Death Valley National Park

The Road to Nowhere: California's Death Valley (PhotoDisc)

At most national parks, bicyclists are restricted to heavily traveled paved roads and the made-for-tricycle campground streets. So the dedicated mountain biker needs to sniff around for a nearby national forest or state park to get a little adventure and solitude. Not so at Death Valley, which has a complex—and lengthy—system of backcountry roads that are wide open to mountain bikers. Take your pick of paved and backcountry roads. However, bike riding is verboten cross-country and on the hiking trails.

The Best Bike Trails

Trails are listed as strenuous (S), moderate (M), and easy (E).

Road Rides:

Panamint Springs to Furnace Creek - 56 miles (S)
If you've heard of Towne Pass, it was probably in the context of California's most brutal cycle ascents. (Don't even think about doing this ride after early spring.) Make it to the top and your reward is a downhill cruise that drops you more than 5,000 feet to Stovepipe Wells. From there, gently rolling hills lead to Furnace Creek, where showers and a swimming pool await your arrival.

Stovepipe Wells to Scotty's Castle - 38 miles (M)
This steady, gentle grade takes you on a "best of" tour of the valley, starting at the village, turning at the sand dunes, and finishing at the castle (worth exploring if your legs aren't too wobbly). You can backtrack a few miles to camp at Mesquite Spring, saving the downhill return for the next day.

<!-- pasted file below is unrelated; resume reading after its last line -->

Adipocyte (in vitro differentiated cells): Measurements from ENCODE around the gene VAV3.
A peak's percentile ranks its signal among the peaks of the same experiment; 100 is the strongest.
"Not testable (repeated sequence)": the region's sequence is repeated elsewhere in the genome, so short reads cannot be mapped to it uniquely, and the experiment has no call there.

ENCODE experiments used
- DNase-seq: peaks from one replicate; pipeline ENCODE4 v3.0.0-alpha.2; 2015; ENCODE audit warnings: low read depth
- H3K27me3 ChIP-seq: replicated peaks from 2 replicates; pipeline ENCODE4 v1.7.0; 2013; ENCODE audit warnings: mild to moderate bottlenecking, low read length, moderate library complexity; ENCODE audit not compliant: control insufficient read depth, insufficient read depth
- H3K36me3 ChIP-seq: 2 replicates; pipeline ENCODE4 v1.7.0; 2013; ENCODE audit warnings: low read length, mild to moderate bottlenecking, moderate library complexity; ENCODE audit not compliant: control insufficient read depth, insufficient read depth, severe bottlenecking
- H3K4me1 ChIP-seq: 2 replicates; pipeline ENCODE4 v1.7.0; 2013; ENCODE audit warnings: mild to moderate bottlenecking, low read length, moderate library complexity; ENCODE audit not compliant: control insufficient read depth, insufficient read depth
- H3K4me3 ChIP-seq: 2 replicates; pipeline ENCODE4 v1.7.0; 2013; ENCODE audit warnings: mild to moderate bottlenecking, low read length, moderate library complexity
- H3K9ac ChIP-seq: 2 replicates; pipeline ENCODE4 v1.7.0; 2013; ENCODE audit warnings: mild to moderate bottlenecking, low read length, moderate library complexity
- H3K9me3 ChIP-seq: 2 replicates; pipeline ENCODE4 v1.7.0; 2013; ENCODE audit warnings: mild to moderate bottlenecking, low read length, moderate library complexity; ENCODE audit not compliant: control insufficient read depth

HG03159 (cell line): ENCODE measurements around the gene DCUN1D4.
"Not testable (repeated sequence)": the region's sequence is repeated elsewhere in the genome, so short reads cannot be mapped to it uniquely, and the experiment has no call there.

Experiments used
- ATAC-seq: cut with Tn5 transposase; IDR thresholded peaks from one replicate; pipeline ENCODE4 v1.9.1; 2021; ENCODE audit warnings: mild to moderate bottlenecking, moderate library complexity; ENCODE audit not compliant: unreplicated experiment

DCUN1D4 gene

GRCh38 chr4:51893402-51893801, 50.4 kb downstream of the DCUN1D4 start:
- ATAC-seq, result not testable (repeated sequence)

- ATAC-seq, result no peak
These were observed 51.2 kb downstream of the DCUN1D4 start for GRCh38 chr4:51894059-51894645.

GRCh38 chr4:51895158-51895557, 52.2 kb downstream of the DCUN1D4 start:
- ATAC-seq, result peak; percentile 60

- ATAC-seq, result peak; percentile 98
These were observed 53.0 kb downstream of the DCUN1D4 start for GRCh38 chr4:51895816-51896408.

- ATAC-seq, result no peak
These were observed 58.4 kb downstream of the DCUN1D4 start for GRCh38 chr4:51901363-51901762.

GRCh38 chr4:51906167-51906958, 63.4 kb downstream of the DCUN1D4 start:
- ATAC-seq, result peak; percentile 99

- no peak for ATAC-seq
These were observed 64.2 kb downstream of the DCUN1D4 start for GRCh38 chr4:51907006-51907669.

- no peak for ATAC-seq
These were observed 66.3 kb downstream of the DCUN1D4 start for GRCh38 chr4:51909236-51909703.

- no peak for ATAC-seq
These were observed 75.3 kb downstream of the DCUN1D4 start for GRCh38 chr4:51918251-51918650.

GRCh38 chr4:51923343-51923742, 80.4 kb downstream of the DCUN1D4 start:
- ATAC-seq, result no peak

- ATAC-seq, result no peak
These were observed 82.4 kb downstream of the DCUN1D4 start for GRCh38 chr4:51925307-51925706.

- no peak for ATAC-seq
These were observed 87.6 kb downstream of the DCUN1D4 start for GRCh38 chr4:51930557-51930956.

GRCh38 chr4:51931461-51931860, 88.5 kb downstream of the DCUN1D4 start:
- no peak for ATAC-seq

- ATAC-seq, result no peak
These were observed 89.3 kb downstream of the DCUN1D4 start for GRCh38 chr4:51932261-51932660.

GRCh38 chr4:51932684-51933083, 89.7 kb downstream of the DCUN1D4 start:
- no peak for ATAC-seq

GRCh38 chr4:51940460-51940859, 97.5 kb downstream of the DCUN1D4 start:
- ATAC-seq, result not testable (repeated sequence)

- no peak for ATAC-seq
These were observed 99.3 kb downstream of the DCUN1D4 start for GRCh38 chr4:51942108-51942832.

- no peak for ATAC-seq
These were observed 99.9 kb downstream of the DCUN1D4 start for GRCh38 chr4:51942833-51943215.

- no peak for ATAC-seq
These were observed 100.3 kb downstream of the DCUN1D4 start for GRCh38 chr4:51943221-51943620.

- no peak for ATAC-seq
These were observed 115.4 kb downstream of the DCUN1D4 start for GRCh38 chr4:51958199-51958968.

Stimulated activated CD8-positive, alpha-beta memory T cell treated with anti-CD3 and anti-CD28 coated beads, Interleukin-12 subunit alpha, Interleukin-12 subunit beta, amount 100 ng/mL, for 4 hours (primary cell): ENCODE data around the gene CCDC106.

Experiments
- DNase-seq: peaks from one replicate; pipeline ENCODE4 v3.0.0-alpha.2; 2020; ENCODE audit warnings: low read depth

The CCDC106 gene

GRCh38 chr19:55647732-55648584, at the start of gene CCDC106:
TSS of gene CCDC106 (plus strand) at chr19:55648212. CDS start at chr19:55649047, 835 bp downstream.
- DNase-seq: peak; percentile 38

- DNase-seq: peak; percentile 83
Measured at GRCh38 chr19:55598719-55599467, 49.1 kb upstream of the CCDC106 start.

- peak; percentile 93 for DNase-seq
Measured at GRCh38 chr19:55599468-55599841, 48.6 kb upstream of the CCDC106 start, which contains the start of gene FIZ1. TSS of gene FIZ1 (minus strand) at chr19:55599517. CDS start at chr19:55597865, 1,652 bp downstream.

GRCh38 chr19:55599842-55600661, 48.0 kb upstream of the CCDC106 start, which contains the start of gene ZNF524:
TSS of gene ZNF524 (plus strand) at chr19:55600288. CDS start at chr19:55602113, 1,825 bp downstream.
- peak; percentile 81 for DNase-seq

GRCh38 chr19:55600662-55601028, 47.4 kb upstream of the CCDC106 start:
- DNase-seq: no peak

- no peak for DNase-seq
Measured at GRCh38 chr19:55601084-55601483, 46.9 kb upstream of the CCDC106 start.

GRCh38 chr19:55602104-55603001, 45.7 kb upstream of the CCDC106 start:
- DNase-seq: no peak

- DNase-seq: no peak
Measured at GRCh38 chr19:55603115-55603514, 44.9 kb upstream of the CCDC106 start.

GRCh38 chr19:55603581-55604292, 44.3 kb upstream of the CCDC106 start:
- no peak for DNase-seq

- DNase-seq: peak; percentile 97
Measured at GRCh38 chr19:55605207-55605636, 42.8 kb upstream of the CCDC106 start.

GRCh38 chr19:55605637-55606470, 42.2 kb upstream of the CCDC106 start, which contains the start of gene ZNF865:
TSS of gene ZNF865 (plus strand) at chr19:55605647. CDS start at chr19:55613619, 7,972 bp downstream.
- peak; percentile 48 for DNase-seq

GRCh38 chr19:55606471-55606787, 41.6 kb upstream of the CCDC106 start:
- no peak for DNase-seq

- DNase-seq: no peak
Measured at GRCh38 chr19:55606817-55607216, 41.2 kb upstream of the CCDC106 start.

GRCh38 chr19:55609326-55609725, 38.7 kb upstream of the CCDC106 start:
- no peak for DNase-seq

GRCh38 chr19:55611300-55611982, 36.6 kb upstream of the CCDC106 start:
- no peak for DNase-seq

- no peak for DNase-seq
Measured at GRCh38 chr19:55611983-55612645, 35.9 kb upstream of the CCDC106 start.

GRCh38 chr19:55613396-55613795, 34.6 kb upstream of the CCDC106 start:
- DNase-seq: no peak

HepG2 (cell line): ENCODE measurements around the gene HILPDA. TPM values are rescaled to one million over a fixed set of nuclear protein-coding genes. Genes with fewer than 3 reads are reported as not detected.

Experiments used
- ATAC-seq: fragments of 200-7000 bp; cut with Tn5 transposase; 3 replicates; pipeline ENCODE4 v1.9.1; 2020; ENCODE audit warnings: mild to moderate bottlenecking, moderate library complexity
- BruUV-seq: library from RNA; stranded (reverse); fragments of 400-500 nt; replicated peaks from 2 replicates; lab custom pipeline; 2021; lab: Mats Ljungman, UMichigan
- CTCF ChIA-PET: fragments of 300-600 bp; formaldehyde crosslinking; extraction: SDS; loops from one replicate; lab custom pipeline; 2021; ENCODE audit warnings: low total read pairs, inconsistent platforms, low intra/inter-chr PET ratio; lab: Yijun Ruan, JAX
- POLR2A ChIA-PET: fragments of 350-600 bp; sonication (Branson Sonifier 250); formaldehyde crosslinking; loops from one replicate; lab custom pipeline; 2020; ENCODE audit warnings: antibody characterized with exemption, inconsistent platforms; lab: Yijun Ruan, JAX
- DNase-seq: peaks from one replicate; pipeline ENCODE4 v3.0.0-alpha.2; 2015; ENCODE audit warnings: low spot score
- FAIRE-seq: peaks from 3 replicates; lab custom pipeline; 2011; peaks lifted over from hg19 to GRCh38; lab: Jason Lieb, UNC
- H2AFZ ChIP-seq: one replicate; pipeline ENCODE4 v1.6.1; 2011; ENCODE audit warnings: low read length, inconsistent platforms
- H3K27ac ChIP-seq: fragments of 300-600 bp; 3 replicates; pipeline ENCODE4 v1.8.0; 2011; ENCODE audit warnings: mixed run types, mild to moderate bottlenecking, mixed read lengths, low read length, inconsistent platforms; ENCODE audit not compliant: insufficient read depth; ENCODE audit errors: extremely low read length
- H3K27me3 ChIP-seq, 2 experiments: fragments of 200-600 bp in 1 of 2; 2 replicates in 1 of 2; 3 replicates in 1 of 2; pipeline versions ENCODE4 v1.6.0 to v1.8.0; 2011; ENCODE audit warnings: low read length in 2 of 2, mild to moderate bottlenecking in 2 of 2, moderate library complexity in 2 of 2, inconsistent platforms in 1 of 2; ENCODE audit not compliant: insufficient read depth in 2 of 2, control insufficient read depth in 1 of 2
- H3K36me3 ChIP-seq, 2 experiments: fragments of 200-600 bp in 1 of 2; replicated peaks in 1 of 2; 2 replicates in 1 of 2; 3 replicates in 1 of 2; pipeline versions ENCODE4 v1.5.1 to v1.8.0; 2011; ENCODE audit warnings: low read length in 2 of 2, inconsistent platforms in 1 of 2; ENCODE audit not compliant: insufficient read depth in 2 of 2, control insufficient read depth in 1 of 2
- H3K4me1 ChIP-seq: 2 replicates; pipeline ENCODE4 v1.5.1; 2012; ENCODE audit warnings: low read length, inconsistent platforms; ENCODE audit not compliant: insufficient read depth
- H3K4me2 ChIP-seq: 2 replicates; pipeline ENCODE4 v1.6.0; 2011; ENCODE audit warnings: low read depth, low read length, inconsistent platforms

Mountain Bike Rides:

Bikes aren't allowed on hiking trails, but don't let that stop you from enjoying the dirt roads, where the scenery makes up for the lack of singletrack.

Auguereberry Point - 6 miles (E)
This non-technical climb up a wide dirt road takes you to the best bike-accessible overlook of the park. From your 6,433-ft. vantage point you'll look out over sand dunes to the colorful mountains that wrap themselves around the valley. Along the way, check out the Eureka Gold Mine and the historic home once owned by the prospector, Pete Auguereberry, who gave the spot his name.

Gold Valley - 11 miles (M)
The year-round spring at the end of this dirt road draws lots of wildlife, including bighorn sheep. Ruins of historic structures speak to the area's history as a mining site. Smith Mountain towers above you to the southwest, Funeral Peak to the north.

Titus Canyon - 28 miles (S)
Two 5,000-ft. climbs on sometimes technical terrain make this a very challenging ride. But the scenery—expansive views, a ghost town, petroglyphs, running springs—make it absolutely worth the effort. Start from the town of Rhyolite, just outside the park, and finish at Highway 190.

Published: 29 Apr 2002 | Last Updated: 15 Sep 2010
Details mentioned in this article were accurate at the time of publication



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